Ann Mei Chang (US Department of State), started out by telling us what we know: technology is important! While only about 30% of the world population are online, there is great gender disparity in developing countries (20% fewer women have access to mobile technology).
In the US, men and women have relatively equal access to Facebook, but in Egypt/Africa, only 37% of the Facebook users are female. In Afghanistan, it's only 16%.
This is disturbing, because it's been shown that having access to technology increases individual's abilities to earn money and move their household (and eventually their country) forward.
Mobile apps can bring a lot of technology to individuals, like basic health information, government information, education, access markets so you that you can find out the price of goods, etc.
More apps are becoming available every day, but they are not widely used. There are many issues for this adoption, though, including that only 50% of the rural population has any type of cell coverage. This is also much more expensive in places like Africa (both in real dollars and compared with their income). In the US, a mobile Internet connection costs about 1.5% of your monthly income - in Africa, it's 300% of their monthly income!
For women in particular, this can be worse, as their husbands/brothers/fathers are not allowing the women in their lives to even have access to mobile phones. The men in these countries believe the only reason a woman would want a phone is to have an affair, which is, 1) pretty ridiculous 2) extremely unlikely the reason why they'd want a phone. (Can you imagine telling a man that the only reason to have a phone was to have an affair? opinion mine)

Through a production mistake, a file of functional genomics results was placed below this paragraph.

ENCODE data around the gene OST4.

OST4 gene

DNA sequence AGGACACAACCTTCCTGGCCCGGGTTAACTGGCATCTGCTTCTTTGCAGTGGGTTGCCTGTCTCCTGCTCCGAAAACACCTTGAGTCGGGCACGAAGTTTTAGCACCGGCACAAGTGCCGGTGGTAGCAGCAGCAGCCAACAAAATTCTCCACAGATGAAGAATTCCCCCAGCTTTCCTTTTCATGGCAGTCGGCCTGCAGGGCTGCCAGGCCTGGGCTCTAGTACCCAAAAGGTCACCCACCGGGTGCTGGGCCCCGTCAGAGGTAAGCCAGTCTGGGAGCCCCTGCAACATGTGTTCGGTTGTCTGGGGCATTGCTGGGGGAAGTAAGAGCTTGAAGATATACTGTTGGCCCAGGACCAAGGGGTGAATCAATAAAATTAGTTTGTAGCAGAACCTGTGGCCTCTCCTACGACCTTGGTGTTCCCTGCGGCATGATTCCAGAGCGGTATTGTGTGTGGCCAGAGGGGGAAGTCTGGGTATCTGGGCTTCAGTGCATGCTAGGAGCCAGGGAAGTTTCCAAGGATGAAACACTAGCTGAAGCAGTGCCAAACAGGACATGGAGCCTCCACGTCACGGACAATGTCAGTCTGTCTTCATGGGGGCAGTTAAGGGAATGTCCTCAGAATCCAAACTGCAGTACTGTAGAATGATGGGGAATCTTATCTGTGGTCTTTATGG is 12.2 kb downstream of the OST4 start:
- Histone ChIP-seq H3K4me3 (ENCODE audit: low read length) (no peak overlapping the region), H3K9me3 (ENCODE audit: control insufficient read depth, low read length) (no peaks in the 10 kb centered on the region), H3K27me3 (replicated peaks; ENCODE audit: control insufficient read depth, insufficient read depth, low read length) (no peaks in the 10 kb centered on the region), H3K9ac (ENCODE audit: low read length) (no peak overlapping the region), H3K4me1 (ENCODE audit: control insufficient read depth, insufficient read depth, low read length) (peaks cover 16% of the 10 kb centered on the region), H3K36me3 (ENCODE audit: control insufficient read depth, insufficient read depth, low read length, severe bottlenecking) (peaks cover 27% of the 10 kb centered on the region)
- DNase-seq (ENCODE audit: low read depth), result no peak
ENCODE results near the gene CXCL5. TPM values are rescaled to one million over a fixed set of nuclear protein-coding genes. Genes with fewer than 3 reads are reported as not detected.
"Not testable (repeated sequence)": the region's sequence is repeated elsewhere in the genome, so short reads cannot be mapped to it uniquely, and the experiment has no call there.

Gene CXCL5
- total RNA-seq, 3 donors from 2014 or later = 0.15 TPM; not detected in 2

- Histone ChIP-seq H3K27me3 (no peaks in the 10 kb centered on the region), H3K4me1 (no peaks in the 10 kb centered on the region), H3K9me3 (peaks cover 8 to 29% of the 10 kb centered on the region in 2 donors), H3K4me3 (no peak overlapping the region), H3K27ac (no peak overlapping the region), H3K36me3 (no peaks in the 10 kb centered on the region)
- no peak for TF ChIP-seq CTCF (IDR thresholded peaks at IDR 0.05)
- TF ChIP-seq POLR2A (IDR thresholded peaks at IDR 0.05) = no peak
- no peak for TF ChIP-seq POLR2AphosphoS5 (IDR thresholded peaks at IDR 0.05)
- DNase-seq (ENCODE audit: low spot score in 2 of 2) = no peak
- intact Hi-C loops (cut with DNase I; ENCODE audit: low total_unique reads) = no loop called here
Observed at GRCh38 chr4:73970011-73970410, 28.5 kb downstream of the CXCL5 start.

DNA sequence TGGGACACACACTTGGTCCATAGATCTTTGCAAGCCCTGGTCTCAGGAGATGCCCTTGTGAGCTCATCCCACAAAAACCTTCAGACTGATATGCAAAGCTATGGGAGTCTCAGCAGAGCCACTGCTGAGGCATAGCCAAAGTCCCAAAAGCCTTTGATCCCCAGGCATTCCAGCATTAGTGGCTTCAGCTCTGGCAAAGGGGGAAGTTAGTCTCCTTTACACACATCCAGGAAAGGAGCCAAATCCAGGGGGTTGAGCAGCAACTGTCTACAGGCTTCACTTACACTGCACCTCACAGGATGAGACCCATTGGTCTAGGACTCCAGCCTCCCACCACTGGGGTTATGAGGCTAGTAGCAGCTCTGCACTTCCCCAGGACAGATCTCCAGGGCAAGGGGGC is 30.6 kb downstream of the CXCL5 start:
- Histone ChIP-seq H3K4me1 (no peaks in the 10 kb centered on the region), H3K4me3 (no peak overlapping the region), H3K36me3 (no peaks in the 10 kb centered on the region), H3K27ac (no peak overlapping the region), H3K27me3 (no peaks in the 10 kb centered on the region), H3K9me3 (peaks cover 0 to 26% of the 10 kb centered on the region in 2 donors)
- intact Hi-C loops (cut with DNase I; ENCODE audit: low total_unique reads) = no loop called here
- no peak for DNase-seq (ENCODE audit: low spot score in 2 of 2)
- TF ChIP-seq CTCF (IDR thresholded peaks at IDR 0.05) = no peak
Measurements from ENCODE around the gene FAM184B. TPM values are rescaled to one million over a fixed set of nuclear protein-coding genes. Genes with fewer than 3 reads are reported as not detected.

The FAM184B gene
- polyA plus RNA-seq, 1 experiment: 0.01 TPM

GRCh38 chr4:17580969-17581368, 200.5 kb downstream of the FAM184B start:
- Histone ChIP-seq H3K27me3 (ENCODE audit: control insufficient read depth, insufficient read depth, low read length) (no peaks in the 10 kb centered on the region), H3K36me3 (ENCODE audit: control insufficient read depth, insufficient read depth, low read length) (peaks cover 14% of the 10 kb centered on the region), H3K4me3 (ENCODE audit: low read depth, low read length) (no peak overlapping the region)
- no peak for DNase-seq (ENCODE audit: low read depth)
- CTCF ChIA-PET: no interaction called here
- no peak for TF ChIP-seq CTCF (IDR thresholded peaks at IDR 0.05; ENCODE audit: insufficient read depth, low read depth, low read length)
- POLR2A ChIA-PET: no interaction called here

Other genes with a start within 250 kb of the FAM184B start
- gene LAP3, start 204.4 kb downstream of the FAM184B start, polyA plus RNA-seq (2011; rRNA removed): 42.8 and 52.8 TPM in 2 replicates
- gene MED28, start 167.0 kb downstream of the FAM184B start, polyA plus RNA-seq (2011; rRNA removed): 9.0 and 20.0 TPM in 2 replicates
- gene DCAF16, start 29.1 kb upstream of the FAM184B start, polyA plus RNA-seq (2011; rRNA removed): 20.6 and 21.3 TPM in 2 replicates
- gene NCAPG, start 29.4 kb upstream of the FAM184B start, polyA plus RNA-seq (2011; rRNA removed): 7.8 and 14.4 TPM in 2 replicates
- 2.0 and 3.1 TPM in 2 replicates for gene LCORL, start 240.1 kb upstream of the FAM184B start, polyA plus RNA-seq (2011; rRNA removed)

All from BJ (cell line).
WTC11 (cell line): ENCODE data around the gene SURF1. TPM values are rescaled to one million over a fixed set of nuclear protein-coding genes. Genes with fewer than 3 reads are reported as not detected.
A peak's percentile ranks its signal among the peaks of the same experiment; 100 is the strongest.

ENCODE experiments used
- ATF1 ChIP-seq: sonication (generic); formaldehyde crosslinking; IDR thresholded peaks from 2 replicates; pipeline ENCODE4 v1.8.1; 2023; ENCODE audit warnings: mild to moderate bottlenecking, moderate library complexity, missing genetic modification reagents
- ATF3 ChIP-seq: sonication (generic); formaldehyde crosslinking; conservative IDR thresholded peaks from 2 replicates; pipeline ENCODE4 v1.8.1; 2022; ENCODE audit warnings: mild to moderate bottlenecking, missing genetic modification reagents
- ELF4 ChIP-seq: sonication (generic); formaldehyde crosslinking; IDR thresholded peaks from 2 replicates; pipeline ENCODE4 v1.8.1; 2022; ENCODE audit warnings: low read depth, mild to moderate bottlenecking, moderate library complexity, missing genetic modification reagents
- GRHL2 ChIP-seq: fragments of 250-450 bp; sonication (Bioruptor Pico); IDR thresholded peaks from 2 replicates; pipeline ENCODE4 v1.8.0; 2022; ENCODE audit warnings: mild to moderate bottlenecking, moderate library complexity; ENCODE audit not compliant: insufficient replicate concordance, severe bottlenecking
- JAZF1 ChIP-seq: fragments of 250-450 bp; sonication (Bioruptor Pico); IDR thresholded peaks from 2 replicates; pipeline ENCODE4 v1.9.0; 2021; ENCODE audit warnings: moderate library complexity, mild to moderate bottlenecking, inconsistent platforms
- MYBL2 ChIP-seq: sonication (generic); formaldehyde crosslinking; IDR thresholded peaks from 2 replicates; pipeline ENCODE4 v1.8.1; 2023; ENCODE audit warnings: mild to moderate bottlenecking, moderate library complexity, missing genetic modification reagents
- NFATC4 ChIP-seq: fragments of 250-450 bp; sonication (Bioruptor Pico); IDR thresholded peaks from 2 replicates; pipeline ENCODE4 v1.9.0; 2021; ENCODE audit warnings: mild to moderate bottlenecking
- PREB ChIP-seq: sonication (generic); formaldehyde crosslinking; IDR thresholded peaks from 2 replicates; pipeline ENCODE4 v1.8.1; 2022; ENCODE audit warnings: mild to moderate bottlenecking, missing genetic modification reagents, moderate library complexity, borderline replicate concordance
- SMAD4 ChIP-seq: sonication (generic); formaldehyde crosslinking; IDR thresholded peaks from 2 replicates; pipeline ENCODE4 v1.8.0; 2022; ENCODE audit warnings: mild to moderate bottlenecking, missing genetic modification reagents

Another barrier to entry is the types of phones available in these developing countries - remember feature phones? You know, pre-smartphone? (Okay, my husband is still using his ;-) You probably didn't use very many applications, and the ones that you used were probably SMS based. Those types of phones that many of us consider outdated are state of the art in other countries.
Ms Chang recommends trying to leverage existing technology and apps - already have recognition and people have access to it. Don't try to rebuild the wheel - too difficult to maintain.
She recommends designing applications for women's needs and priorities, working with intermediaries to help with access and literacy barriers, be open to a non-technical solution, and be aware of maintenance plans from the start.
Ms. Chang likes the idea of a technology career for women in developing countries, because of the flexibility of the hours and the fact that it's a new and emerging field, not male dominated (yet).
This post syndicated from Thoughts on security, beer, theater and biking!
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